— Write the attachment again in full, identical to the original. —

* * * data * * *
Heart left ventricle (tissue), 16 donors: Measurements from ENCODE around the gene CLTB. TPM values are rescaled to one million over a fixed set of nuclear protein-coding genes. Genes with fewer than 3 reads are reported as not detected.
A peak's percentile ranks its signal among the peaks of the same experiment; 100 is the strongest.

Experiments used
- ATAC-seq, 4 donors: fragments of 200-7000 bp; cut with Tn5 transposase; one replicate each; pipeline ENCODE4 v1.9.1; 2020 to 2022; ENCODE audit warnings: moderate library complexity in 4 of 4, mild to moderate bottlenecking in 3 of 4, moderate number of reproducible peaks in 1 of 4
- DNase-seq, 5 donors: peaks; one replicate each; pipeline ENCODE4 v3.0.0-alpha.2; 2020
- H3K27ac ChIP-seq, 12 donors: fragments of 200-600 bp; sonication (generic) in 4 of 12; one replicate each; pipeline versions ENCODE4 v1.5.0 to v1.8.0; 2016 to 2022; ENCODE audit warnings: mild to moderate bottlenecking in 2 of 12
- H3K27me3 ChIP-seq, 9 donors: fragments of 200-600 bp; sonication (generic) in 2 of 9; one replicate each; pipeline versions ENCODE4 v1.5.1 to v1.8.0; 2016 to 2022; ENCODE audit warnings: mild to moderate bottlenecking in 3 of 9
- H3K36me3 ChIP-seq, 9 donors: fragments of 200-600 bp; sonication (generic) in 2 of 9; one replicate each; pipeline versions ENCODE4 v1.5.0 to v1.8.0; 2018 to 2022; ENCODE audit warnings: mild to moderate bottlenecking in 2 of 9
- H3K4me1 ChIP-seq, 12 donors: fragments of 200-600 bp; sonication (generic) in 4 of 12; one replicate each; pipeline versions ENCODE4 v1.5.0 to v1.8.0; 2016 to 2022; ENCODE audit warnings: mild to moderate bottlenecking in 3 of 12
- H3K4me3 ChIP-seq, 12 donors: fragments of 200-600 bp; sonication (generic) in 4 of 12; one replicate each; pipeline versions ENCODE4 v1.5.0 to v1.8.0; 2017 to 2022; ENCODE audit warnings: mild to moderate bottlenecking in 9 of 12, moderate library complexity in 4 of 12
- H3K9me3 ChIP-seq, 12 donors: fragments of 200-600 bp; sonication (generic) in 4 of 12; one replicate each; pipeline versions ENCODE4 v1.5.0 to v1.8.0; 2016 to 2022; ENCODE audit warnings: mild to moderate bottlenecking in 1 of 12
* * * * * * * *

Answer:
Heart left ventricle (tissue), 16 donors: Measurements from ENCODE around the gene CLTB. TPM values are rescaled to one million over a fixed set of nuclear protein-coding genes. Genes with fewer than 3 reads are reported as not detected.
A peak's percentile ranks its signal among the peaks of the same experiment; 100 is the strongest.

Experiments used
- ATAC-seq, 4 donors: fragments of 200-7000 bp; cut with Tn5 transposase; one replicate each; pipeline ENCODE4 v1.9.1; 2020 to 2022; ENCODE audit warnings: moderate library complexity in 4 of 4, mild to moderate bottlenecking in 3 of 4, moderate number of reproducible peaks in 1 of 4
- DNase-seq, 5 donors: peaks; one replicate each; pipeline ENCODE4 v3.0.0-alpha.2; 2020
- H3K27ac ChIP-seq, 12 donors: fragments of 200-600 bp; sonication (generic) in 4 of 12; one replicate each; pipeline versions ENCODE4 v1.5.0 to v1.8.0; 2016 to 2022; ENCODE audit warnings: mild to moderate bottlenecking in 2 of 12
- H3K27me3 ChIP-seq, 9 donors: fragments of 200-600 bp; sonication (generic) in 2 of 9; one replicate each; pipeline versions ENCODE4 v1.5.1 to v1.8.0; 2016 to 2022; ENCODE audit warnings: mild to moderate bottlenecking in 3 of 9
- H3K36me3 ChIP-seq, 9 donors: fragments of 200-600 bp; sonication (generic) in 2 of 9; one replicate each; pipeline versions ENCODE4 v1.5.0 to v1.8.0; 2018 to 2022; ENCODE audit warnings: mild to moderate bottlenecking in 2 of 9
- H3K4me1 ChIP-seq, 12 donors: fragments of 200-600 bp; sonication (generic) in 4 of 12; one replicate each; pipeline versions ENCODE4 v1.5.0 to v1.8.0; 2016 to 2022; ENCODE audit warnings: mild to moderate bottlenecking in 3 of 12
- H3K4me3 ChIP-seq, 12 donors: fragments of 200-600 bp; sonication (generic) in 4 of 12; one replicate each; pipeline versions ENCODE4 v1.5.0 to v1.8.0; 2017 to 2022; ENCODE audit warnings: mild to moderate bottlenecking in 9 of 12, moderate library complexity in 4 of 12
- H3K9me3 ChIP-seq, 12 donors: fragments of 200-600 bp; sonication (generic) in 4 of 12; one replicate each; pipeline versions ENCODE4 v1.5.0 to v1.8.0; 2016 to 2022; ENCODE audit warnings: mild to moderate bottlenecking in 1 of 12